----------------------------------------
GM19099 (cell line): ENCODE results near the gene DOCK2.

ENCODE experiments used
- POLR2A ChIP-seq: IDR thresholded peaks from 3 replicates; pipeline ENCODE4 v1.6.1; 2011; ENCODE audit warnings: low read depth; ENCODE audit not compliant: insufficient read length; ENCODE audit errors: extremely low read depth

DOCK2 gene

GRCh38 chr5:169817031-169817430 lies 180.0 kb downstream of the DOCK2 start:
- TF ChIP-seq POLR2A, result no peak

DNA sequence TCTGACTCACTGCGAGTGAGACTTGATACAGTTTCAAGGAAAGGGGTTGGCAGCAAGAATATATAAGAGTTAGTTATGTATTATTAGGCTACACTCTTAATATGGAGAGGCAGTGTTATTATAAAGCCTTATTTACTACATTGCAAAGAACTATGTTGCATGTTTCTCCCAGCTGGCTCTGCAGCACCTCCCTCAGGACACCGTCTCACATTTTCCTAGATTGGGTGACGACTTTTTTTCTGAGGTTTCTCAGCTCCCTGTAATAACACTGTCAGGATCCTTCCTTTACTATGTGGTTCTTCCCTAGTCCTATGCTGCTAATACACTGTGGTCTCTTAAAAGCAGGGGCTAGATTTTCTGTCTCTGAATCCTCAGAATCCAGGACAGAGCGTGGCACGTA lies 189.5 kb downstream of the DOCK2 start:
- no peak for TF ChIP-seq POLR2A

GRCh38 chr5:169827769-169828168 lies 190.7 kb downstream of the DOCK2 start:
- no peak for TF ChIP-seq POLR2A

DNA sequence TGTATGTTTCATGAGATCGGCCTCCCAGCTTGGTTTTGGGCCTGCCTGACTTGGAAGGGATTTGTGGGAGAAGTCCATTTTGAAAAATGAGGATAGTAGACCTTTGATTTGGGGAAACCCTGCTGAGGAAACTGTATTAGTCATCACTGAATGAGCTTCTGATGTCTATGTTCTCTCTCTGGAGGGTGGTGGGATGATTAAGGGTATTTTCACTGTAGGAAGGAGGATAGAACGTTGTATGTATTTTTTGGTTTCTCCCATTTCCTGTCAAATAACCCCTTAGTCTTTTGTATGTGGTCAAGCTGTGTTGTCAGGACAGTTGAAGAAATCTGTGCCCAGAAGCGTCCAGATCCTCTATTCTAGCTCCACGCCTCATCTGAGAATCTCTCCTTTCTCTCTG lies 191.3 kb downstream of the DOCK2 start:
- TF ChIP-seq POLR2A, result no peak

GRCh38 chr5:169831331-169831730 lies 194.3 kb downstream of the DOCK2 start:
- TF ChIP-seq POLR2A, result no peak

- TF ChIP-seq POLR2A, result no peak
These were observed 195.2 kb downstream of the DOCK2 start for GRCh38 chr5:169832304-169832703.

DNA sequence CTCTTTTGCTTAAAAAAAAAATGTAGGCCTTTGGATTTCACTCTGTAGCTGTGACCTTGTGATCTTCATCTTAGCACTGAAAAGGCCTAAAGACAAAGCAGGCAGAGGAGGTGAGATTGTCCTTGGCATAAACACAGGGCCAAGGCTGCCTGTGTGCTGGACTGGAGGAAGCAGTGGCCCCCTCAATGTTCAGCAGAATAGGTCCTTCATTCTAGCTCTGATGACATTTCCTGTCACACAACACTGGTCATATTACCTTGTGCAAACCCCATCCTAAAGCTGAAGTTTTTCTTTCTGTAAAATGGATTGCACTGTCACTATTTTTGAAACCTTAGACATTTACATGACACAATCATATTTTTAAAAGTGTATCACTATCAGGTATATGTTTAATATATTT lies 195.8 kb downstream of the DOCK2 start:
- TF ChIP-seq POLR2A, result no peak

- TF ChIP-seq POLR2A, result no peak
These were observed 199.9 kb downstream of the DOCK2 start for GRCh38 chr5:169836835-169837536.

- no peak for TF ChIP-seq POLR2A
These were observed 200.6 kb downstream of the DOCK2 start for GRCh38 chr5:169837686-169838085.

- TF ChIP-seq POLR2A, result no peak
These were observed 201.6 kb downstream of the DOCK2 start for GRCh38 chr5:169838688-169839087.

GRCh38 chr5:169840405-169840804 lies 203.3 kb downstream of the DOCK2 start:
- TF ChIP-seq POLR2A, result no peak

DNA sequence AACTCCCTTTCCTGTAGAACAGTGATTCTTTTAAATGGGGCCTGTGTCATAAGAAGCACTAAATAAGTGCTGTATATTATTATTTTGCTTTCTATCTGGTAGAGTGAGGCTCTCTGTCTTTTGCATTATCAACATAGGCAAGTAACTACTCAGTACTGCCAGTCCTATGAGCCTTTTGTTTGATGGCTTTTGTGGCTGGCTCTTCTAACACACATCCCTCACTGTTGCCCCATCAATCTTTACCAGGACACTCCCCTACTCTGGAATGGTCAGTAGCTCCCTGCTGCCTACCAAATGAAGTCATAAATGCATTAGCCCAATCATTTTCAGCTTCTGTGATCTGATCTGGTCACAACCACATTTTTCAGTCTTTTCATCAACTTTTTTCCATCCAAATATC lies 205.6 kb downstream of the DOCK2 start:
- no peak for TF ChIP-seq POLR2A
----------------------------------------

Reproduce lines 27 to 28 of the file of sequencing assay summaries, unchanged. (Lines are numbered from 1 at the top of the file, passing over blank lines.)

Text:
DNA sequence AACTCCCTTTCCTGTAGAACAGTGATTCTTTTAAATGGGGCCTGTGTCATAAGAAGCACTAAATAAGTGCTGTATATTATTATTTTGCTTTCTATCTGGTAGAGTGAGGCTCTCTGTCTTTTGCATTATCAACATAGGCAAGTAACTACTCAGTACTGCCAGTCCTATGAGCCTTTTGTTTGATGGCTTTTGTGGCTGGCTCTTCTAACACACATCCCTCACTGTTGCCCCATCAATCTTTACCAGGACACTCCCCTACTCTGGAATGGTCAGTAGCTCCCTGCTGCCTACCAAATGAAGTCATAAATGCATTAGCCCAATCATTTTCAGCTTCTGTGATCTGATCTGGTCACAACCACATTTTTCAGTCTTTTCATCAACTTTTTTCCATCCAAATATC lies 205.6 kb downstream of the DOCK2 start:
- no peak for TF ChIP-seq POLR2A